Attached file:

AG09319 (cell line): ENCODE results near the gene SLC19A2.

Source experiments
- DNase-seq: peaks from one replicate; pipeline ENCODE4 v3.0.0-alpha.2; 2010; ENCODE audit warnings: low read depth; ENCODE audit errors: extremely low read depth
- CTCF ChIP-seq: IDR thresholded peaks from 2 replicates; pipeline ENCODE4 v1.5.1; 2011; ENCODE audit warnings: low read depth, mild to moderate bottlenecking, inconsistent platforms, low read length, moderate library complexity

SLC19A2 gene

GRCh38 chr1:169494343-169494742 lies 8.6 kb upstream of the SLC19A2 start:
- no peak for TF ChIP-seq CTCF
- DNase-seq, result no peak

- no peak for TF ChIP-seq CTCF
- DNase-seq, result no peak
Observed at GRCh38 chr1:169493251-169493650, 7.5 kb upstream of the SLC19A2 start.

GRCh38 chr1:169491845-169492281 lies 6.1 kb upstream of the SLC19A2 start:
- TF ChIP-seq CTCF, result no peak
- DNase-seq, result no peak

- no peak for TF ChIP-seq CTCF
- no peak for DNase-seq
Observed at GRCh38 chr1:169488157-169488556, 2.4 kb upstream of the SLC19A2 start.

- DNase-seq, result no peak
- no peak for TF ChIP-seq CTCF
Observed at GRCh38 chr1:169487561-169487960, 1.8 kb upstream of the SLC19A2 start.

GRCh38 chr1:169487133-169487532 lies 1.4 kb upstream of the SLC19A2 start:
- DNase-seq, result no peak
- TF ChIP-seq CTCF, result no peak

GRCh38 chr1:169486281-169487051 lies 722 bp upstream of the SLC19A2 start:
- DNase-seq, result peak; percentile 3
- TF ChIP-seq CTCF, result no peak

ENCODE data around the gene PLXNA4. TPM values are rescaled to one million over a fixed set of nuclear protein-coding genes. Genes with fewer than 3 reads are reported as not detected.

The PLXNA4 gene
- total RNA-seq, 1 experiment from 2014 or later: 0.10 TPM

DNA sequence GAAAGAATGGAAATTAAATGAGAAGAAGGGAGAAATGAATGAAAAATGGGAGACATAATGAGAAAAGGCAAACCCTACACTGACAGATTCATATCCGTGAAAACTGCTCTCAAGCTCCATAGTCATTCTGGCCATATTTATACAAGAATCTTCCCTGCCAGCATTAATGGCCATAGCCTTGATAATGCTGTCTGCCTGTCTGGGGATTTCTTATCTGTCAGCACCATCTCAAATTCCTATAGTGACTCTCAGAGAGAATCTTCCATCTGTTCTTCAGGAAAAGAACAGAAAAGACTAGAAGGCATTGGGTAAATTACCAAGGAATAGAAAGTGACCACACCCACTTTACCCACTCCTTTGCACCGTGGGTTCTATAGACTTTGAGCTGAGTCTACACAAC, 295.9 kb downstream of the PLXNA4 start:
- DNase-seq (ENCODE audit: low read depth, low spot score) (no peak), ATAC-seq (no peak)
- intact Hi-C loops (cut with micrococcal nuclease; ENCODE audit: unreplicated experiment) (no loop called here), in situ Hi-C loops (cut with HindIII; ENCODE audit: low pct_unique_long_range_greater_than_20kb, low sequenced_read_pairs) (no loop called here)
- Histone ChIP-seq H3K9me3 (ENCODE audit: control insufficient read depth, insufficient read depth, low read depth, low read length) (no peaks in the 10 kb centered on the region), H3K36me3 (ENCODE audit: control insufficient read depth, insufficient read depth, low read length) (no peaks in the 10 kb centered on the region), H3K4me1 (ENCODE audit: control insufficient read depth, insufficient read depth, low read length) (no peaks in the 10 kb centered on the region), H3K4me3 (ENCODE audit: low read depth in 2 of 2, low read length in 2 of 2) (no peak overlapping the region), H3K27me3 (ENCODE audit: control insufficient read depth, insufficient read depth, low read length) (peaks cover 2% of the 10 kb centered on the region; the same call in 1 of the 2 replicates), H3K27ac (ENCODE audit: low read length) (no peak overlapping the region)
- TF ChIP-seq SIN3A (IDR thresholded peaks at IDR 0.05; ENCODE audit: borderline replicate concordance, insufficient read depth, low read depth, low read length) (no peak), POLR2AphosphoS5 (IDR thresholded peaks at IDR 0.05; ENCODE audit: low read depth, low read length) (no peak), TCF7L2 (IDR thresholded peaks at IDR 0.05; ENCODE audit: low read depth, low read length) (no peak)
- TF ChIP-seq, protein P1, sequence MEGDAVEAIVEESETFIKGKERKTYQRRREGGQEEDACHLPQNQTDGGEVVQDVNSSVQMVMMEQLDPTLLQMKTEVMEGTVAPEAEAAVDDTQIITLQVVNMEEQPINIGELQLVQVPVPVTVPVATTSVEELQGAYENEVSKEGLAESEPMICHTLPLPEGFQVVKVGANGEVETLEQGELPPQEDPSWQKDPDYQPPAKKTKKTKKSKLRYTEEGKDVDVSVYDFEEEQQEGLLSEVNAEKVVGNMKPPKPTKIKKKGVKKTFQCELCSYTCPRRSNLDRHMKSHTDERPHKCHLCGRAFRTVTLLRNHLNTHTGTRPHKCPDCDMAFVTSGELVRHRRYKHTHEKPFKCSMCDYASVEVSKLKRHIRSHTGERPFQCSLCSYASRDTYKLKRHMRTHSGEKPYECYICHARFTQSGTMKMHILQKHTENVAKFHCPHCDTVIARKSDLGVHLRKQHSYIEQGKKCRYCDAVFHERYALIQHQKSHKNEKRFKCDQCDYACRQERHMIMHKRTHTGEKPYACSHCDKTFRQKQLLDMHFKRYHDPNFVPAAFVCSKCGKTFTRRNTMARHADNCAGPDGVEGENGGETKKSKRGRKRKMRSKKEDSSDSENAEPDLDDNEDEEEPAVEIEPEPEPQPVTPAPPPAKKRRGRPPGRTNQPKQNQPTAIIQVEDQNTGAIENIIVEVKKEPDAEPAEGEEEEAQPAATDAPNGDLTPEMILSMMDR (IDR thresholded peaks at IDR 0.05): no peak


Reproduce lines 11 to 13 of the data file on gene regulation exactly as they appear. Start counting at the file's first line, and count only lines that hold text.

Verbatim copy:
Observed at GRCh38 chr1:169493251-169493650, 7.5 kb upstream of the SLC19A2 start.

GRCh38 chr1:169491845-169492281 lies 6.1 kb upstream of the SLC19A2 start:
- TF ChIP-seq CTCF, result no peak